Climate change in Ethiopia not small potatoes

Ibrahim Ali, a potato farmer in Medde Odda, shows the difference disease has on the size of his crop. Nicholson/Caritas

By Patrick Nicholson

“Never in my life have I seen blight,” said Ibrahim Ali, a potato farmer in MedeOdda in the highlands of eastern Ethiopia. He believes unusual rain and fog for the time of year has led to the disease that has decimated this year’s harvest.

“I would plant one quintal of crop and expect to get 15 quintals in harvest. After drought or because of new diseases, I get 1.5 quintal crops in harvest,” he said, holding up a tiny potato and comparing to a much larger normal sized one.

Ibrahim Ali says he will go to relatives for help, try to get day labour, or go hungry until the next harvest is ready.

“Before we would get a good year or a bad year, but now it is just one bad year after the next. Poverty is killing people,” he said. “We are not just sitting down. We are struggling with nature, but we are losing.”

Hararghe Catholic Secretariat is part of the Ethiopian Catholic Secretariat, a national Caritas member. It began working in Medde Odda in 1999 by providing emergency food aid and has been here ever since. Now HCS provides an integrated programme that addresses not only food insecurity, but clean water, health, education, and livelihoods.

“There is a high population density, fragmented small land ownership, and recurrent drought,” said Belayneh Belete, Deputy Director of Hararghe Catholic Secretariat.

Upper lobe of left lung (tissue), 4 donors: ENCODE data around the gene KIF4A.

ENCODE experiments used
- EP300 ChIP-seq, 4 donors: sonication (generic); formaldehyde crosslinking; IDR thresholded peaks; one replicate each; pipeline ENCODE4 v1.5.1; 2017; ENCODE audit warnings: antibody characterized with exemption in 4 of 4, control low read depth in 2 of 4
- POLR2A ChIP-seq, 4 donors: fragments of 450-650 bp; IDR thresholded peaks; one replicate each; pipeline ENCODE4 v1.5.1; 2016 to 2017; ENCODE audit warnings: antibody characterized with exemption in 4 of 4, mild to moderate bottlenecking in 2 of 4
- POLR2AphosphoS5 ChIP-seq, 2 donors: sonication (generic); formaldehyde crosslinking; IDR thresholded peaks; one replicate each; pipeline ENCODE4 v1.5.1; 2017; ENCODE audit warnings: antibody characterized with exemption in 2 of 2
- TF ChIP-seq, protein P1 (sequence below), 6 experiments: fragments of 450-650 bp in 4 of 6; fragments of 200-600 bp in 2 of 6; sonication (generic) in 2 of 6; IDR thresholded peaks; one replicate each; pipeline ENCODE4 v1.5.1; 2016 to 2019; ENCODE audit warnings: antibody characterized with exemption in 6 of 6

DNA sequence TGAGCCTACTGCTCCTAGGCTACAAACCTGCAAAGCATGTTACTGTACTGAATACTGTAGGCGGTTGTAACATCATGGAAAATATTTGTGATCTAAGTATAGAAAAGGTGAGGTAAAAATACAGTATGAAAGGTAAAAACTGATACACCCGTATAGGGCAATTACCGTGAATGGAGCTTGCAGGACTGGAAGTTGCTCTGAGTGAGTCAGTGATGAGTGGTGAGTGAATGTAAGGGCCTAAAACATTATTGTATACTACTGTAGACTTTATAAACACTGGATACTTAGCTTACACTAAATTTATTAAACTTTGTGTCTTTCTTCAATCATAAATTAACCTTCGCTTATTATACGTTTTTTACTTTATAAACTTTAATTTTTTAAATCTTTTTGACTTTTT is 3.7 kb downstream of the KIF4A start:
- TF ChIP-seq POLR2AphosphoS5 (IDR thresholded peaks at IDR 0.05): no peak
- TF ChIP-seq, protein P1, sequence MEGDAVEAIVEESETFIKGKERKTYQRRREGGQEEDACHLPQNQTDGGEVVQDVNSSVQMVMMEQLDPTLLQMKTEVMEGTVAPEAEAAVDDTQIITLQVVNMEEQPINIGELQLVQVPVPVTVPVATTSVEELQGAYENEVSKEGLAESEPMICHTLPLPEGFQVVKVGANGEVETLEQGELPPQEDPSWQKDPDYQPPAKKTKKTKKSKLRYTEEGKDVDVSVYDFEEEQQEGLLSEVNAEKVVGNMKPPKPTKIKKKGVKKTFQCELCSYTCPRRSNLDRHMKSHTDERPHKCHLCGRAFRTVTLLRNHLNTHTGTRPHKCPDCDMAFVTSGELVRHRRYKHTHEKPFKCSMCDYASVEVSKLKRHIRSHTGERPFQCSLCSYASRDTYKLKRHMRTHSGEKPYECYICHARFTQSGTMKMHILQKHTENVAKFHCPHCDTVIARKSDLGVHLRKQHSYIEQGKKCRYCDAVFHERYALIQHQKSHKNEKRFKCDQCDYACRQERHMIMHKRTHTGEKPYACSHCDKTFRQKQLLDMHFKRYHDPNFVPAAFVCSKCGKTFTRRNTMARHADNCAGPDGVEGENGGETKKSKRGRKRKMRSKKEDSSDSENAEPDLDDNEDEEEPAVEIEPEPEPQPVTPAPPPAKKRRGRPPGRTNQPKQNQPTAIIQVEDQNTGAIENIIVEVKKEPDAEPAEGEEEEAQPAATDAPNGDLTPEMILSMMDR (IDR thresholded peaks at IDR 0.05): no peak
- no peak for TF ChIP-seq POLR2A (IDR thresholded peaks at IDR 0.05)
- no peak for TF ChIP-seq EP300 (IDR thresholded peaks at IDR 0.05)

“It’s a very food insecure region. The people do not produce enough every year so they over exploit the natural environment. They cut down trees and over cultivate the land. It leads to soil erosion making things worse.”

HCS worked with the communities to provide food in return for working on development projects. In one, the local communities went to work building terracing on the mountain side. The terraces capture the water when it rains, preventing flooding, and allow crops to grow better. It has transformed the hillsides from parched badlands to green farms.

“The crops get a better yield,” said Ali Abro, who helped build the terrace and now grows crops on them. “It means we get more food. Our children are better fed. We can send them to school. I would previously get about 10 quintals of cereals. Now I get 30 quintals.”

He says the community now manages the upkeep of the terracing. “We keep them in good condition because it works,” he said. “After seven years, we are still seeing the benefits.”

An HCS nursery provides the farmers with crops that are drought resistant, stop soil erosion, or provide a more balanced healthier diet. HCS also built a health clinic and a school which have been given to the government to staff and run. Enrolment is up with poor families being able to keep their children in school longer.

In the same area in Ayalegumgum, HCS gives local women credit to buy goats. The animals are fattened and sold on for three times their original value, and the credit is repaid. The women work as part of a cooperative. They receive training in how to save and to market.
But changes in weather patterns could undo the progress made here and require extra resources to help the people adapt to a worsening climate.

“Changes in the weather means there is more torrential rain leading to flooding or a failure in one of the traditional rainy seasons leading to drought. This enhances the depravation,” said Belayneh Belete, Deputy Director of Hararghe Catholic Secretariat.

4 Comments

Filed under Advocacy, Africa, Climate Change, Conflicts and Disasters, Emergencies, Emergencies in Ethiopia, Ethiopia, Food

4 responses to “Climate change in Ethiopia not small potatoes

  1. i need more enformaion abut taipe of the potato beacouse i pripare progect propzal

  2. melaku kassahun

    no

  3. tariku wakene

    would you give me more information on true potato definition,steps to cultivate, and its nutritional value in ethiopia

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